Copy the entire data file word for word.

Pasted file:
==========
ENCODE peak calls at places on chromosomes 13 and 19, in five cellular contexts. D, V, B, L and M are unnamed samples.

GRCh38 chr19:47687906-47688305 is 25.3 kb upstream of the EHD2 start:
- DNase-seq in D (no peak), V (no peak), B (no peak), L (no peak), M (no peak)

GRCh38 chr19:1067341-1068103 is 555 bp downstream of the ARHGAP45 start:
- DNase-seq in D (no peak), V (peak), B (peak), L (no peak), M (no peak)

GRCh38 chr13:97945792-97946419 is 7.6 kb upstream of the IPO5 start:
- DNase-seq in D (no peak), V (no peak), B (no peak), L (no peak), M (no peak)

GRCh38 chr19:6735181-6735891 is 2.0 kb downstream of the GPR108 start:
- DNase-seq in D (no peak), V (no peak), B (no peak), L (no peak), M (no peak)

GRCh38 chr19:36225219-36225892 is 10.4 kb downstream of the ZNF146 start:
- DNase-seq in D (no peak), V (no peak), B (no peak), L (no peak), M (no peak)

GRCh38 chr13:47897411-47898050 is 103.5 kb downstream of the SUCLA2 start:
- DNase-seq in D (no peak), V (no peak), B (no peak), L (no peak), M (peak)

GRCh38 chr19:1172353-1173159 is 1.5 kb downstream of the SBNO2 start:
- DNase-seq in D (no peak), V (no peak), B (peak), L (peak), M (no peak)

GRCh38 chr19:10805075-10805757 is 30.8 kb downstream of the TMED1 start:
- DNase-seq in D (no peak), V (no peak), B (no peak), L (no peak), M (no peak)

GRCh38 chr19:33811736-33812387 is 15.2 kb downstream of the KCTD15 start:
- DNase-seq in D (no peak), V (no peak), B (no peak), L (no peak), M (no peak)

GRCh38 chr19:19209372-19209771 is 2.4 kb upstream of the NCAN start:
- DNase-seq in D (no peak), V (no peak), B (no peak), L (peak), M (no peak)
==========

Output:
ENCODE peak calls at places on chromosomes 13 and 19, in five cellular contexts. D, V, B, L and M are unnamed samples.

GRCh38 chr19:47687906-47688305 is 25.3 kb upstream of the EHD2 start:
- DNase-seq in D (no peak), V (no peak), B (no peak), L (no peak), M (no peak)

GRCh38 chr19:1067341-1068103 is 555 bp downstream of the ARHGAP45 start:
- DNase-seq in D (no peak), V (peak), B (peak), L (no peak), M (no peak)

GRCh38 chr13:97945792-97946419 is 7.6 kb upstream of the IPO5 start:
- DNase-seq in D (no peak), V (no peak), B (no peak), L (no peak), M (no peak)

GRCh38 chr19:6735181-6735891 is 2.0 kb downstream of the GPR108 start:
- DNase-seq in D (no peak), V (no peak), B (no peak), L (no peak), M (no peak)

GRCh38 chr19:36225219-36225892 is 10.4 kb downstream of the ZNF146 start:
- DNase-seq in D (no peak), V (no peak), B (no peak), L (no peak), M (no peak)

GRCh38 chr13:47897411-47898050 is 103.5 kb downstream of the SUCLA2 start:
- DNase-seq in D (no peak), V (no peak), B (no peak), L (no peak), M (peak)

GRCh38 chr19:1172353-1173159 is 1.5 kb downstream of the SBNO2 start:
- DNase-seq in D (no peak), V (no peak), B (peak), L (peak), M (no peak)

GRCh38 chr19:10805075-10805757 is 30.8 kb downstream of the TMED1 start:
- DNase-seq in D (no peak), V (no peak), B (no peak), L (no peak), M (no peak)

GRCh38 chr19:33811736-33812387 is 15.2 kb downstream of the KCTD15 start:
- DNase-seq in D (no peak), V (no peak), B (no peak), L (no peak), M (no peak)

GRCh38 chr19:19209372-19209771 is 2.4 kb upstream of the NCAN start:
- DNase-seq in D (no peak), V (no peak), B (no peak), L (peak), M (no peak)